• 6. Pour the cream cheese mixture into the cooled crust. Bake until the cheesecake is set (the very center will be just a little bit jiggly), 50 to 70 minutes. Cool completely and then refrigerate until chilled before removing the ring of the pan.
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Recipe Testers Reviews

Recipe Testers Reviews
Testers Choice
Helen Doberstein

Feb 11, 2015

Everyone loved this espresso cheesecake recipe. It's easy to make, rich, and full of flavor. I had difficulty finding coffee or chocolate biscotti to use for the crust, so I substituted almond biscotti and they worked well. 12 store-bought biscotti (they were small) only measured 1 cup when ground into crumbs, so I ground another 6 to make the 1 1/2 cups needed. I also found that 5 tablespoons butter wasn’t quite enough to moisten all the crumbs, so I melted 1 tablespoon more to help keep it all together. After baking the crust for 15 minutes, it was crumbly but seemed to be set. I figured the cheesecake mixture would hold it all together. After 15 minutes cooling, the pan was just warm to the touch, and after 30 minutes, it was cool. As the base was cooling, I made the espresso cheesecake filling. I wondered if the amount of espresso powder was on the heavy side, but no one seemed to mind in the finished product. To ensure a smooth filling in a cheesecake, I always pour the cheese mix into the springform pan through a fine strainer, which guarantees no lumps in the mix. After baking the cheesecake for 1 hour, it seemed set with just a jiggly bit in the middle. I took it out and allowed it to cool for 1 hour, and then refrigerated it for another 2 hours before serving. When I cut into it, the bottom held together very well. My tasters said the cheesecake was smooth, rich, and that the balance between chocolate and coffee flavors seemed to work well. All in all, a winner dessert.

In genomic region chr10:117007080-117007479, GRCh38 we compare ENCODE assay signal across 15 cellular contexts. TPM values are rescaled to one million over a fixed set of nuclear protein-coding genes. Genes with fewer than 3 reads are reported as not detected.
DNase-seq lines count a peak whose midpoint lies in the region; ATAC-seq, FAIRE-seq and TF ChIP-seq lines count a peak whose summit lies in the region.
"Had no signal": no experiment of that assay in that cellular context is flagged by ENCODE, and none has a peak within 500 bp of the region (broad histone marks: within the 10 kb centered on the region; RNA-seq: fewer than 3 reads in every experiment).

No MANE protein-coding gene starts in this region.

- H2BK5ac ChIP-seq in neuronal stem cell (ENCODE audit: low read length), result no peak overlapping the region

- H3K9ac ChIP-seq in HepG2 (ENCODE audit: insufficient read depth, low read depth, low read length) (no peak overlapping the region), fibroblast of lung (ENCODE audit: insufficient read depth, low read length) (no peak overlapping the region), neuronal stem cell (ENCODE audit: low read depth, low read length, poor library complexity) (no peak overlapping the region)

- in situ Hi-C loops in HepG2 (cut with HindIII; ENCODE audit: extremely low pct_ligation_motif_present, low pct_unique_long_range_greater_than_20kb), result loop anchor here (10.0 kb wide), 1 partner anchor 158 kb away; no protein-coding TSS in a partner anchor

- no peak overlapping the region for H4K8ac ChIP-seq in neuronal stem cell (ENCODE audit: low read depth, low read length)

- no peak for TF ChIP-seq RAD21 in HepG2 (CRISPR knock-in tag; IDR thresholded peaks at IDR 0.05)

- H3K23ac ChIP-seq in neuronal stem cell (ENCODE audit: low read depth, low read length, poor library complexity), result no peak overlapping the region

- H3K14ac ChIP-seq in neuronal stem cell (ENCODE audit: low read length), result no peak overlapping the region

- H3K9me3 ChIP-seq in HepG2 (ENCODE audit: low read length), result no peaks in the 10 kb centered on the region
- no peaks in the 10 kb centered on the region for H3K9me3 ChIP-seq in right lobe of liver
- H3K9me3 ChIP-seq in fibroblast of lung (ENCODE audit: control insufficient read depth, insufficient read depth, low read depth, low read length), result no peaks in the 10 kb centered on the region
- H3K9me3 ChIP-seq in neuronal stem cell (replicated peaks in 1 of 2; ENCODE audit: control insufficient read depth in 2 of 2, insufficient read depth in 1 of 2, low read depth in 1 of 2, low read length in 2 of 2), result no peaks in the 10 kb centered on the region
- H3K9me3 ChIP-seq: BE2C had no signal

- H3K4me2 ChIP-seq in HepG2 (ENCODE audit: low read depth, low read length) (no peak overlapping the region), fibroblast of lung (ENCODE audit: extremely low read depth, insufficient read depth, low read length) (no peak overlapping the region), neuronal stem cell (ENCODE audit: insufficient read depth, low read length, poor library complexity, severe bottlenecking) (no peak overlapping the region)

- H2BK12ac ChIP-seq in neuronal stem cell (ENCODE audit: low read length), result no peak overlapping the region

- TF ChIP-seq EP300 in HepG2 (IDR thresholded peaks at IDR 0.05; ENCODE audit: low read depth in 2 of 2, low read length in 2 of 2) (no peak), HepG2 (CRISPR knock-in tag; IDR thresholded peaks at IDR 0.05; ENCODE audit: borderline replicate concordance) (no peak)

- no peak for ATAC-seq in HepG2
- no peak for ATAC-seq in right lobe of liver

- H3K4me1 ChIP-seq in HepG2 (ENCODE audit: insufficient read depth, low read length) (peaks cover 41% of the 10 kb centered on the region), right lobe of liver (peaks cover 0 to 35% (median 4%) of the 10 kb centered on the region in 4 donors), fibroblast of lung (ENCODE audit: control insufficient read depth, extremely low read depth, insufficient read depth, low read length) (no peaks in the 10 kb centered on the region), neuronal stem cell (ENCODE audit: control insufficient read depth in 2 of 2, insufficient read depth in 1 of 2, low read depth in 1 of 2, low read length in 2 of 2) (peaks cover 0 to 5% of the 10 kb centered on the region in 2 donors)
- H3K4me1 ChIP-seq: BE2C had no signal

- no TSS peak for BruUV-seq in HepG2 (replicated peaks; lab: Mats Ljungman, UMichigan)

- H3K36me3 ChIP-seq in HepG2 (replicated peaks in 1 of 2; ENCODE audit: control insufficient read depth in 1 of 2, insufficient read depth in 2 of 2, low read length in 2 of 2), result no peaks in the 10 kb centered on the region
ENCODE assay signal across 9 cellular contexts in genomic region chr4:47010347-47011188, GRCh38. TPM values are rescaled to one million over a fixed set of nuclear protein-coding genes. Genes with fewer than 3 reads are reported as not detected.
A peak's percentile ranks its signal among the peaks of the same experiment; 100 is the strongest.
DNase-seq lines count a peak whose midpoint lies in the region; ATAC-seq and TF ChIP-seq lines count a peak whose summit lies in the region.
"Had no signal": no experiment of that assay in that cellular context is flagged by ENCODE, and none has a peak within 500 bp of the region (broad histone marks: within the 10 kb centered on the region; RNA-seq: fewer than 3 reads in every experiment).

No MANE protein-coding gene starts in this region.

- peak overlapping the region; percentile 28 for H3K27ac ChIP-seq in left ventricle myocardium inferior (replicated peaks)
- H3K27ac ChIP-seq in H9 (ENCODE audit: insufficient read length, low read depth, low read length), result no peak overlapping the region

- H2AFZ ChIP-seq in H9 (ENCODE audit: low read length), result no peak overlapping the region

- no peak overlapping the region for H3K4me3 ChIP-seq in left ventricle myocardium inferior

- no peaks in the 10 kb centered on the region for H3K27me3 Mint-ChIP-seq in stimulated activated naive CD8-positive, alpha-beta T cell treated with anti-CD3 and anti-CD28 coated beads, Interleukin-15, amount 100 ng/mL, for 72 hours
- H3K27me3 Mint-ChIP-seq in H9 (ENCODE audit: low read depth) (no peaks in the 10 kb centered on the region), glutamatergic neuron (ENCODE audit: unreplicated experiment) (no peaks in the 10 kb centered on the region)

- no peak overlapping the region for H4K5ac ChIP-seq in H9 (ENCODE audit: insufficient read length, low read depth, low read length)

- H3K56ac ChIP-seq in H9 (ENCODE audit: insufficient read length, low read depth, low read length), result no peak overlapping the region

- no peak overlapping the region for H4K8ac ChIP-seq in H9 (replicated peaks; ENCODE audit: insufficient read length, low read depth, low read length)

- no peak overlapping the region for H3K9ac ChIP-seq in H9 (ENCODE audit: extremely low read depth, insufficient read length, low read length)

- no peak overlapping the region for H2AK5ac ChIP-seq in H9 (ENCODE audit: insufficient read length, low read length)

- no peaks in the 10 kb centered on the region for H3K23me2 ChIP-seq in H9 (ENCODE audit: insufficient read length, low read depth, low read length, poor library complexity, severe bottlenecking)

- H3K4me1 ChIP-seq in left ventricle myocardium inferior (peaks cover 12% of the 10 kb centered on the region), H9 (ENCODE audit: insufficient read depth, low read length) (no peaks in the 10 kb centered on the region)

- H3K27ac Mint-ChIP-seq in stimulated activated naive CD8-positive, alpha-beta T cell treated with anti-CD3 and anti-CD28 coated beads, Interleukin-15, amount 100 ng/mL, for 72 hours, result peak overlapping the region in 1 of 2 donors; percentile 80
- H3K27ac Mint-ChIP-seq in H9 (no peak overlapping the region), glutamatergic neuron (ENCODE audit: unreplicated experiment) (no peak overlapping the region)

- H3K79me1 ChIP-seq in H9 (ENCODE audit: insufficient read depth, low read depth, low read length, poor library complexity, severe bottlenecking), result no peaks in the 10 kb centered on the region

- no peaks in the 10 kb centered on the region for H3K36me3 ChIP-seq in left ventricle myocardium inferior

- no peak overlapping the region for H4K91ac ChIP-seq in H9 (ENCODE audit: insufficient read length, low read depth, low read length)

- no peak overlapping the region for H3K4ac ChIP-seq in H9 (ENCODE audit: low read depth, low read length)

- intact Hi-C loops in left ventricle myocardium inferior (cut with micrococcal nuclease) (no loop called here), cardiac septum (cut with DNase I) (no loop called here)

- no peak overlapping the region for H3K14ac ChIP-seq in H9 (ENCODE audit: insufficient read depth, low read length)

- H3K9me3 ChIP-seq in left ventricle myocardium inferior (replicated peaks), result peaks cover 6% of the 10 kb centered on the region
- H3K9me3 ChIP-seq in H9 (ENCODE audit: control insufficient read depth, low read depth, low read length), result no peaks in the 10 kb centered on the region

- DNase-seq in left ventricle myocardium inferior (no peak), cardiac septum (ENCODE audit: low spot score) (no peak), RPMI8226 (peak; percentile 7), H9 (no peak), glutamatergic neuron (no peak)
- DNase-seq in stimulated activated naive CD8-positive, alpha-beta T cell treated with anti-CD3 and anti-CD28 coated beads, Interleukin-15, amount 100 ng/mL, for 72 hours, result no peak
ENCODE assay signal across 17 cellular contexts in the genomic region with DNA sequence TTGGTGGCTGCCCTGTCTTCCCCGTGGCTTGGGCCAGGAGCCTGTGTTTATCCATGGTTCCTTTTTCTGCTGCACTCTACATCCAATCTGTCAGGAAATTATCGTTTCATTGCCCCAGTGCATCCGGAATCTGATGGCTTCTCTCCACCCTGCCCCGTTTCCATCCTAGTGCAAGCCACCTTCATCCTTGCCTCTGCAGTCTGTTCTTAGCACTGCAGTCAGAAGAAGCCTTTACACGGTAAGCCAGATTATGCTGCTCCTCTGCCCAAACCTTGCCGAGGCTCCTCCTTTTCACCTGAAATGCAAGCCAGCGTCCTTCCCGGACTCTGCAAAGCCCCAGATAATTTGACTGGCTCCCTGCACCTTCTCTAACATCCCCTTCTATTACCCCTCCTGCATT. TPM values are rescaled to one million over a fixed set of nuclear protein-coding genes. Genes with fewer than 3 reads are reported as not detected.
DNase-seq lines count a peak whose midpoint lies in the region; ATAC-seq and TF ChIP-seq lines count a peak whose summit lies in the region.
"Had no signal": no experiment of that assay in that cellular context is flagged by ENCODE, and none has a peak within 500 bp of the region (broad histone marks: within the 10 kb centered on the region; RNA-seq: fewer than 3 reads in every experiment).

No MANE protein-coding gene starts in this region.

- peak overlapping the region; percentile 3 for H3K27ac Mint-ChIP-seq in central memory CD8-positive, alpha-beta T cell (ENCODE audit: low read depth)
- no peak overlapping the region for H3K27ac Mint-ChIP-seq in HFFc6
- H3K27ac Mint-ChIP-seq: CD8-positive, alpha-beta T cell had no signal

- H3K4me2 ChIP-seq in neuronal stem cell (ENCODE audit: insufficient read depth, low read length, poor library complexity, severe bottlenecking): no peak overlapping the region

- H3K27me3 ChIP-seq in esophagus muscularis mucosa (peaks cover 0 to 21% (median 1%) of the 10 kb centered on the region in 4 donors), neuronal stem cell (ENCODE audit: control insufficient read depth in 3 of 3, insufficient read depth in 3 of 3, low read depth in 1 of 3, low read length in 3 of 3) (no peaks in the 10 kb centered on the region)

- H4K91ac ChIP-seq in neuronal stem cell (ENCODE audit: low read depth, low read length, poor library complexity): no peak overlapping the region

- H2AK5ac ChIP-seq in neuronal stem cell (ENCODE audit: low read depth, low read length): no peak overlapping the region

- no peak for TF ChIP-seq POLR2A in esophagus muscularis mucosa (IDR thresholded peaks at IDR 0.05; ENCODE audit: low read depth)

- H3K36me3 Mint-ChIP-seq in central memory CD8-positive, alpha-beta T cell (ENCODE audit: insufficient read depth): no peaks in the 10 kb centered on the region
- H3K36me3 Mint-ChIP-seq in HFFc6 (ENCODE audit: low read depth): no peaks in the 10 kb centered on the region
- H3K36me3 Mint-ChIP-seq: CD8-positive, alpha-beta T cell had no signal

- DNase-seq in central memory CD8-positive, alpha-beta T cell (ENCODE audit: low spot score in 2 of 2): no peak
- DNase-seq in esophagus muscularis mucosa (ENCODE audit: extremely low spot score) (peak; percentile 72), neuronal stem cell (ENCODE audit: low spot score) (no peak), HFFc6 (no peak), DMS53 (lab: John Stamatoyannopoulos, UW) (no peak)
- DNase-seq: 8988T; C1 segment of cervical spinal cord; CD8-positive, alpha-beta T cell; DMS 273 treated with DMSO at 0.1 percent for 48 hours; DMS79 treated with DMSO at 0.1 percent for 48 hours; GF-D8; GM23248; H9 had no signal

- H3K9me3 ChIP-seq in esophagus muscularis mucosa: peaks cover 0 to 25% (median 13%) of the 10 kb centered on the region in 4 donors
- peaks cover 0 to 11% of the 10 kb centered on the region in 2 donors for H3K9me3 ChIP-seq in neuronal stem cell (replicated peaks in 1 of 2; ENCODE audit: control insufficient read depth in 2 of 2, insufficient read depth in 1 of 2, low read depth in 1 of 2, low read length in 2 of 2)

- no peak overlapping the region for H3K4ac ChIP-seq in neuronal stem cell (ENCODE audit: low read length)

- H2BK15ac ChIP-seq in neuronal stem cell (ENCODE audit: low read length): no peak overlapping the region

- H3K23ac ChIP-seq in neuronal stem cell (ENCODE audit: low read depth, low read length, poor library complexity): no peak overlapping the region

Testers Choice
Gene C.

Feb 11, 2015

This is one helluva good cheesecake. Nice, smooth, chocolaty goodness. Although baking is not my forte, I figured I'd give this recipe a shot since I love cheesecake of any kind. If you like cheesecake, you'll love this espresso cheesecake. It's a nice change of pace with the addition of espresso and chocolate. The texture is very smooth and creamy and the crust, made with biscotti, adds a nice contrast since it's a little crisper than a traditional graham cracker crust. Not being able to find espresso biscotti, I used chocolate biscotti and it took 9 to make 1 1/2 cups. The 5 tablespoons butter was just the right amount to moisten the crumb mixture. I do not have a stand mixer so I used my hand mixer with no problems. Just be sure the mixture is very smooth. I baked the cheesecake for 50 minutes and it came out just right. I let it cool till I could pick it up with my bare hands, about 1 hour. Then I placed it in the fridge. As a side note, when I got up this morning, I realized the ring was still on the cheesecake yet almost half of it was gone. My son said he could not help it—he could not stop eating it. After finding out how easy it is to make cheesecake at home, I will definitely be making this again.